It’s a busy month for Good Friend, Inc. – and with good reason. October is National Bullying Prevention Month. While Good Friend’s autism awareness-acceptance-empathy services for staff and students aren’t specifically about bullying, they are intended to prevent disability harassment. So for as long as there isn’t a Disability Harassment Prevention Month, we’ll piggyback on the bullying movement.
What is the difference between bullying and disability harassment?
The definitions of bullying are as varied as the manifestations. Many indicate that bullying behavior must be intentional and repeated. We take issue with these qualifiers, because they seem to excuse the behavior of the student or staff member who was “just kidding” when they were teasing a child. Furthermore, when a child hears similar jibes over and over, though they come from an individual only once, does that make the insult any less painful? On the contrary — when a child hears negative messages from several people, the false validity of these hurtful comments starts to erode feelings of self-worth.
Disability harassment is basically bullying on the basis of one’s different abilities. It comes in just as many (and more) forms as bullying, but targets the perceived weakness inherent in the disability. In the cases of students with autism, those who harass often do so because they believe the student with autism has chosen or can choose how he/she responds to the environment. In other words, they tease self-regulating behaviors, social missteps, communication differences, sensory processing differences, etc. Sometimes it’s with words. Sometimes exclusion. Sometimes it’s physical. ALL the time it’s WRONG.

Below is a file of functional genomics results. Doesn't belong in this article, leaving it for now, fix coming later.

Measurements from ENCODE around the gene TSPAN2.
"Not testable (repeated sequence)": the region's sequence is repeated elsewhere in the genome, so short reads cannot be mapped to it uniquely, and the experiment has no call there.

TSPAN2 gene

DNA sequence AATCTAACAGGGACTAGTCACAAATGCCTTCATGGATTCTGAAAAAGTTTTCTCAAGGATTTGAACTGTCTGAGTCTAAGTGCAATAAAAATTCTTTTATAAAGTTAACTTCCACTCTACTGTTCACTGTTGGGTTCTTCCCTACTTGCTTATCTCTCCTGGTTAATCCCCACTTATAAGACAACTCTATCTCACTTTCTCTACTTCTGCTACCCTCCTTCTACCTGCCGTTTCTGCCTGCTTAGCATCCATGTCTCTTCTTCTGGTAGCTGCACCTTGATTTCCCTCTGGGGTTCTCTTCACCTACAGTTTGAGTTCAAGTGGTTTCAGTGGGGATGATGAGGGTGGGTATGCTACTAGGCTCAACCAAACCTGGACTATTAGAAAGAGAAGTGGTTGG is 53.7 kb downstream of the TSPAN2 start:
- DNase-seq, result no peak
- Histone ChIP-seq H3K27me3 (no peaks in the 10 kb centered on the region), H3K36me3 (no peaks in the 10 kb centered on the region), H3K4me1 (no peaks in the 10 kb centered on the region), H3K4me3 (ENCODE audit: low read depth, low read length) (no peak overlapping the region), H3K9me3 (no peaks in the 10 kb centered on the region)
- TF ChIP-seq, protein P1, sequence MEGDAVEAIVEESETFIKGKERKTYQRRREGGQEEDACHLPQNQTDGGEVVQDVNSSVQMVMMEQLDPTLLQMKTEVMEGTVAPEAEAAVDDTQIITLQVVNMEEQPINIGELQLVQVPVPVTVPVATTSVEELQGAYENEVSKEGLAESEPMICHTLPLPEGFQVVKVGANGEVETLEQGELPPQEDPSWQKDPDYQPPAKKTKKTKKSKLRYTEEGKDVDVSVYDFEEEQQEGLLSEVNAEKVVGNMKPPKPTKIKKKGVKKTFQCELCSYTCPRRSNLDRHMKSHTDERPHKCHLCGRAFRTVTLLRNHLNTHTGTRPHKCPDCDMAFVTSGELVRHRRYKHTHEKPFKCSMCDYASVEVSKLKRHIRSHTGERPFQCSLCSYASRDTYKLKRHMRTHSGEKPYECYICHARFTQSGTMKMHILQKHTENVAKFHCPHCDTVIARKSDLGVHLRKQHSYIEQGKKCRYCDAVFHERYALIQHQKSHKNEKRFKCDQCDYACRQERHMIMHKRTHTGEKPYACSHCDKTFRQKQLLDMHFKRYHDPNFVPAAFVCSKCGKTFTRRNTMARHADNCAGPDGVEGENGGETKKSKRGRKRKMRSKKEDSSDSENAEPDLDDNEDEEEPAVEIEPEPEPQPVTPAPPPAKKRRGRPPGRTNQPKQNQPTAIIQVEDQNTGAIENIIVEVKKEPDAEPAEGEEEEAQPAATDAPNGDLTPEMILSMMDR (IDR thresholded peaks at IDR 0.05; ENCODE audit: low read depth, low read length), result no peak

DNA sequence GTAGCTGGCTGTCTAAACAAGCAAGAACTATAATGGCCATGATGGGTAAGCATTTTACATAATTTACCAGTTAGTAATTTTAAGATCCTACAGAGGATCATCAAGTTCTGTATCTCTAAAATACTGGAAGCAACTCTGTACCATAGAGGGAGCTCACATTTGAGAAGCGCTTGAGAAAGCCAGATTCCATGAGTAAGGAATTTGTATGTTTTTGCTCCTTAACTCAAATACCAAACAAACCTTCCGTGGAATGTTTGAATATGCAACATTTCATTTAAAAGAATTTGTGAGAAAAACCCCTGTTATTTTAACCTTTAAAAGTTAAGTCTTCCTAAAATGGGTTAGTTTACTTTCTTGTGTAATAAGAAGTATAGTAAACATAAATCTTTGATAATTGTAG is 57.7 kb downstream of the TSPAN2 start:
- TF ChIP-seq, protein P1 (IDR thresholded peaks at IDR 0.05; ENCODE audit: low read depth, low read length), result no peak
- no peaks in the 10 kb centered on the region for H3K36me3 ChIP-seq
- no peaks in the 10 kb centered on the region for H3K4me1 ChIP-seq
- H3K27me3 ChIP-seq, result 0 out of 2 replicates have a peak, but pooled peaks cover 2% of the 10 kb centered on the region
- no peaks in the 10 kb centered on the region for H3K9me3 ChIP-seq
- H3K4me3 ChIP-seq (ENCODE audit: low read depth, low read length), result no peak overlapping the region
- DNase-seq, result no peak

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In fact, disability harassment is a violation of three federal laws: the Individuals with Disabilities Education Act (IDEA 2004), Sec. 504 of the Rehab Act (1973), and Title II of the Americans with Disabilities Act (1990).
Why does it matter?
While definitions of bullying may differ, and regulations regarding bullying may vary on local and state levels, federal law regarding disability harassment trumps any confusion or ineffective practices. For students, this becomes a matter of consideration in their Individualized Education Plans (IEPs). If a student is afraid to go to school, or is placed in a more restrictive environment to “protect” against bullying behavior, this could be a denial of a free, appropriate public education (FAPE) in the least restrictive environment (LRE). This is a civil rights issue — not “kids being kids” or any other invalid attempt at rationalization of criminal behavior.
If you believe your student is being harassed, forward this document to your administrator with a specific example of the harassment and be sure to follow up. If the school is not responding effectively, here is a chain of command for filing complaints — all the way up to the Department of Justice.
Students with autism spectrum disorder have a right to be safe and respected at school. Especially in those instances when they cannot speak up for themselves, we must be their voice and advocates. Statistics indicate that nearly half of students with autism are bullied in school. Assume the risk is real and do what you can to prevent it, or do what you must to correct it. Let us know if we can help, and tell others what you’re doing; share resources, encouragement, and positive stories!